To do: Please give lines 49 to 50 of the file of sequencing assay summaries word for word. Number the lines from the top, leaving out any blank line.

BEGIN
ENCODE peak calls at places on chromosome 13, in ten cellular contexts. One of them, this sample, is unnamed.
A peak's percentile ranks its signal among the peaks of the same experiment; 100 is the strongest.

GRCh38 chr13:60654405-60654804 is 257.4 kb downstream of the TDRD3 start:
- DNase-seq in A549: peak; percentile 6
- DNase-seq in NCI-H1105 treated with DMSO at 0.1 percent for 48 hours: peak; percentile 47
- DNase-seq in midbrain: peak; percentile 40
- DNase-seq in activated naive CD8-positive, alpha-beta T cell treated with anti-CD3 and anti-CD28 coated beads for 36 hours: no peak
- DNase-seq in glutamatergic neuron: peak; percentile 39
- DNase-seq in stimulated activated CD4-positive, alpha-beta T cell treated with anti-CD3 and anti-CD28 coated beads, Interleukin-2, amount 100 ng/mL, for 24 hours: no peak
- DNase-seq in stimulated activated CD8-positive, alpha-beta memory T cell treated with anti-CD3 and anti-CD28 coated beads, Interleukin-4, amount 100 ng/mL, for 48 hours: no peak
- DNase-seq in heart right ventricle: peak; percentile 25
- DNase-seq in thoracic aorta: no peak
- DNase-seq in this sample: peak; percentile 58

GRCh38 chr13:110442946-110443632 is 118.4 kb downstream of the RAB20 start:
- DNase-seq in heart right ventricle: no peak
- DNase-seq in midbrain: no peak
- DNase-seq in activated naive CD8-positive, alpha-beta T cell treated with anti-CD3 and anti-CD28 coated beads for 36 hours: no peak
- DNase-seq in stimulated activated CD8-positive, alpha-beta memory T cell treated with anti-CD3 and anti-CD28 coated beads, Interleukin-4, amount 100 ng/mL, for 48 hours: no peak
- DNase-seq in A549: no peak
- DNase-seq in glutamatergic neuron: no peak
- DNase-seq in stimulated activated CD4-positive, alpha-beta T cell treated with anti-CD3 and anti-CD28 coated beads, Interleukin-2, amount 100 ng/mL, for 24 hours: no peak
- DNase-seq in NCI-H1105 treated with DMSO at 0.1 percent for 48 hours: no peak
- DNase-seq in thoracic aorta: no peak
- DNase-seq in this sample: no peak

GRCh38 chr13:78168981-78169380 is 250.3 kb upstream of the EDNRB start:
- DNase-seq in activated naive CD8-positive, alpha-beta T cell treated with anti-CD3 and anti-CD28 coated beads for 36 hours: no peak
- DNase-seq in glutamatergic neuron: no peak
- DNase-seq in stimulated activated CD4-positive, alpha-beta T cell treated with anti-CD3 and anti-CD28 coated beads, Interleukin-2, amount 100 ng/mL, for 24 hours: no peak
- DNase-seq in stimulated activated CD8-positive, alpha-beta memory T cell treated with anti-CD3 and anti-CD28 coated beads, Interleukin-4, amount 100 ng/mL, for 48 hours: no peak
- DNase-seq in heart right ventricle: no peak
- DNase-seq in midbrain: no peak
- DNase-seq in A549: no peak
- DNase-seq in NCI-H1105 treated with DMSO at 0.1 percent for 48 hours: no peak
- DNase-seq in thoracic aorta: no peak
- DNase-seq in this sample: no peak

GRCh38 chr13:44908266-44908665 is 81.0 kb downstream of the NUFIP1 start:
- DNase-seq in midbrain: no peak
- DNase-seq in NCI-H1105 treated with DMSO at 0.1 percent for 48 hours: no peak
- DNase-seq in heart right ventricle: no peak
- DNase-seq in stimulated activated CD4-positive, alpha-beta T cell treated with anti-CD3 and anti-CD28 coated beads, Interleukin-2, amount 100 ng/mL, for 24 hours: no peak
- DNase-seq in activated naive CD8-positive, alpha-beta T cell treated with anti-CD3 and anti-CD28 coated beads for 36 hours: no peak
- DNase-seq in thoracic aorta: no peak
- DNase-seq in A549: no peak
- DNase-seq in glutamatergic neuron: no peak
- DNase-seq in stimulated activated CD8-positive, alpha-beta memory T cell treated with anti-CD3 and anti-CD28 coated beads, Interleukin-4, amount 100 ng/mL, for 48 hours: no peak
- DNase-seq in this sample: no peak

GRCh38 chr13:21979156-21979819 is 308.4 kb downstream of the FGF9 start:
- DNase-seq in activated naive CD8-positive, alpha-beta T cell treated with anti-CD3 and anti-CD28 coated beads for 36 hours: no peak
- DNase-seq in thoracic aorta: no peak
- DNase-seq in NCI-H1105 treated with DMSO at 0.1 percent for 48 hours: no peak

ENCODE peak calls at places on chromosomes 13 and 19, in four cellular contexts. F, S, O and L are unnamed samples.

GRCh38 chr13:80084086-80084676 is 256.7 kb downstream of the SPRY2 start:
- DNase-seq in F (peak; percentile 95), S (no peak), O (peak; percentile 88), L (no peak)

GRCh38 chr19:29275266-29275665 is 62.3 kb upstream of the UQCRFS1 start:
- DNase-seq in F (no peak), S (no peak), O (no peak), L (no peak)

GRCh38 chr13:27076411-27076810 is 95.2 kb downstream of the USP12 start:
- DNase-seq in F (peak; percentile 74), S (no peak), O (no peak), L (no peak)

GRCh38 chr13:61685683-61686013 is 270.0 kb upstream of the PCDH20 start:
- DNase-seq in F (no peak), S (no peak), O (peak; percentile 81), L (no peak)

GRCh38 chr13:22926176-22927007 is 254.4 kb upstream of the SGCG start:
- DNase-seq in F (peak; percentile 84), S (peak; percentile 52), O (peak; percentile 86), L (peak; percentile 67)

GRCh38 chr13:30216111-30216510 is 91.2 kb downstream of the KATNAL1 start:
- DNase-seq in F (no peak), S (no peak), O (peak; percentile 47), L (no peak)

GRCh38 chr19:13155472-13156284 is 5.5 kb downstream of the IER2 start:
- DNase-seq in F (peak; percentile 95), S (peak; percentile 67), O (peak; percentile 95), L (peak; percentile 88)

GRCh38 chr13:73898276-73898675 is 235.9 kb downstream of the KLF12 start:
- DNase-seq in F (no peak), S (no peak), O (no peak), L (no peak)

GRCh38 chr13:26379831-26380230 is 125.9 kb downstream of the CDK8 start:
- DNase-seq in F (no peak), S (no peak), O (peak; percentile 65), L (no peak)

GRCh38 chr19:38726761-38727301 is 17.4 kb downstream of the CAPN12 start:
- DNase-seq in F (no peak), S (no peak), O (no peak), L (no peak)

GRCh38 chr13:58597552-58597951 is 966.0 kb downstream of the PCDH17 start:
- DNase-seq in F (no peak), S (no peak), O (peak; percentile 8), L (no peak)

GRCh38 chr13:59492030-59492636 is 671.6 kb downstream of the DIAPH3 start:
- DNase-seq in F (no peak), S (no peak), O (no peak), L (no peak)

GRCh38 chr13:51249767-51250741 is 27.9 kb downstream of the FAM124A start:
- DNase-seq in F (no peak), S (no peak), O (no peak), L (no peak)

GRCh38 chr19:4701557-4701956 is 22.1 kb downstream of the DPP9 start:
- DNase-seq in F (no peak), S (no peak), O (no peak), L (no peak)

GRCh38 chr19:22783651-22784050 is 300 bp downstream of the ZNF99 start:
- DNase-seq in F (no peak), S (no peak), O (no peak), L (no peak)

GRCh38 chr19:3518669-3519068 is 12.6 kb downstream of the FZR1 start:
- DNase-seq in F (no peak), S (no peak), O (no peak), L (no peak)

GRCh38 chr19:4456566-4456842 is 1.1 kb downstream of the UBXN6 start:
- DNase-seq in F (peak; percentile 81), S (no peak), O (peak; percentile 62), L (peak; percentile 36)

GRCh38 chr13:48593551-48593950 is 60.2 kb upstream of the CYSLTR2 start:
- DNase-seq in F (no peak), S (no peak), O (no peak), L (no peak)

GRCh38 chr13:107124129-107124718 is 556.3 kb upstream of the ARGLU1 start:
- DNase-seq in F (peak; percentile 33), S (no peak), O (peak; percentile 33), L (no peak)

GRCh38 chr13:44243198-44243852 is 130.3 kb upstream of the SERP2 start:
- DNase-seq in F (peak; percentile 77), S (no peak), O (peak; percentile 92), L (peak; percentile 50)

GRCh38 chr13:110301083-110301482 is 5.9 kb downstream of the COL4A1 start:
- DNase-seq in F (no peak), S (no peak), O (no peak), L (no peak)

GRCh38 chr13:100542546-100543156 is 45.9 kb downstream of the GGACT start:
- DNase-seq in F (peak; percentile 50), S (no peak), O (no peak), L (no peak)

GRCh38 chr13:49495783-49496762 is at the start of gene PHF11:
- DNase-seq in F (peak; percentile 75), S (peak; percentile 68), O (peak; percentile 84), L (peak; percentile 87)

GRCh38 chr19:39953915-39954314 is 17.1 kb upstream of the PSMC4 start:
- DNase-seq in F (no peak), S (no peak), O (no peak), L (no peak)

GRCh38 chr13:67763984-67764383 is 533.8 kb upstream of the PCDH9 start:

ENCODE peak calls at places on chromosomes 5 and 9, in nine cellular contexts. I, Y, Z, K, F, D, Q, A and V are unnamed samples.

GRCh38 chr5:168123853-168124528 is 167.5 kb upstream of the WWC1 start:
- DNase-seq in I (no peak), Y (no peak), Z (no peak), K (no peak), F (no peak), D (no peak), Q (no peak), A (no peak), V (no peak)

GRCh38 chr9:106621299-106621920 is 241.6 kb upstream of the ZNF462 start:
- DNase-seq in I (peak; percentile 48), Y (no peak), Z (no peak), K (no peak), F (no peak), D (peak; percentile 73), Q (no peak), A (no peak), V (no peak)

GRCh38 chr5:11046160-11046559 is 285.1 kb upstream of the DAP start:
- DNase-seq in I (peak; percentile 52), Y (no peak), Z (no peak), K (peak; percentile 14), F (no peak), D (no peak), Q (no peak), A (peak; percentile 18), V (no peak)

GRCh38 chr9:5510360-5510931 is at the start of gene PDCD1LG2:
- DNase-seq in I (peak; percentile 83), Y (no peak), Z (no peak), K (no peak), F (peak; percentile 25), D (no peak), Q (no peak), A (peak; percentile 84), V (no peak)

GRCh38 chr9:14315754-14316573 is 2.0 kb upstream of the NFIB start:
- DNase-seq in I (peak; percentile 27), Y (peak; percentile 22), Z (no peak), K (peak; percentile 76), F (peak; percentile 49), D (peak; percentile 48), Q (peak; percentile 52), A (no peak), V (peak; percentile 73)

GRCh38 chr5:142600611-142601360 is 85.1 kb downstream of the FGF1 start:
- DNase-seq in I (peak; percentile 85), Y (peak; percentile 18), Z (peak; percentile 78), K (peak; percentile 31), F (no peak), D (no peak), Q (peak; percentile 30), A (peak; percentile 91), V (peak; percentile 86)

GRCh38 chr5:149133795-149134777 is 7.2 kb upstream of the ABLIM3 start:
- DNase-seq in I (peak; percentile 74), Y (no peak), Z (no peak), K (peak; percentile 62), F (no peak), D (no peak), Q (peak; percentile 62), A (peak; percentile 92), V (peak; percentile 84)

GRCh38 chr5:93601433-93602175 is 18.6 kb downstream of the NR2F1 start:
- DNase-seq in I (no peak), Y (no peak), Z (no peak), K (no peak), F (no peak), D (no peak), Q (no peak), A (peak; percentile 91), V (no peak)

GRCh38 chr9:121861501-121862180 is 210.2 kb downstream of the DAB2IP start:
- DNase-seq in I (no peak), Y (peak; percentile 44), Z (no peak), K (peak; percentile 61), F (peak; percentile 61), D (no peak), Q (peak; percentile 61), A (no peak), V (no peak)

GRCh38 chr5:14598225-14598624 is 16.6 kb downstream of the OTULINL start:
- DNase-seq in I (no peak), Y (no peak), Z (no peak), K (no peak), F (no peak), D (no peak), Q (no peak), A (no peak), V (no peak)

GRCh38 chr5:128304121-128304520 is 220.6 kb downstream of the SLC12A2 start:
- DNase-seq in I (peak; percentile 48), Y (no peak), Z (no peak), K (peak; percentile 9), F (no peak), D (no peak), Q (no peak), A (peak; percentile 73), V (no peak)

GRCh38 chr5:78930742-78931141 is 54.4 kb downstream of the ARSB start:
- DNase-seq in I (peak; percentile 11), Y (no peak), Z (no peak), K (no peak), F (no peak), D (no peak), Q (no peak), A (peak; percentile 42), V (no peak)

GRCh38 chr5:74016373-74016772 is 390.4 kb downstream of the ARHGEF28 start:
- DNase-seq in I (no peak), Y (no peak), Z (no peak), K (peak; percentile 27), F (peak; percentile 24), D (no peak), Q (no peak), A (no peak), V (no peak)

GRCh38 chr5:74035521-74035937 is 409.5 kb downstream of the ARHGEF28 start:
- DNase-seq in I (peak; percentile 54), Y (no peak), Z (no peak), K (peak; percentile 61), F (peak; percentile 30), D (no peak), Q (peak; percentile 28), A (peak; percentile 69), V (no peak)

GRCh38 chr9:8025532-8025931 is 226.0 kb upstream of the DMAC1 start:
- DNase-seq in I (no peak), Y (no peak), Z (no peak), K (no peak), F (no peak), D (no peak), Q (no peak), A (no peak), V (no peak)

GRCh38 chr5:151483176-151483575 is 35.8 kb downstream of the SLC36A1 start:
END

- DNase-seq in thoracic aorta: no peak
- DNase-seq in NCI-H1105 treated with DMSO at 0.1 percent for 48 hours: no peak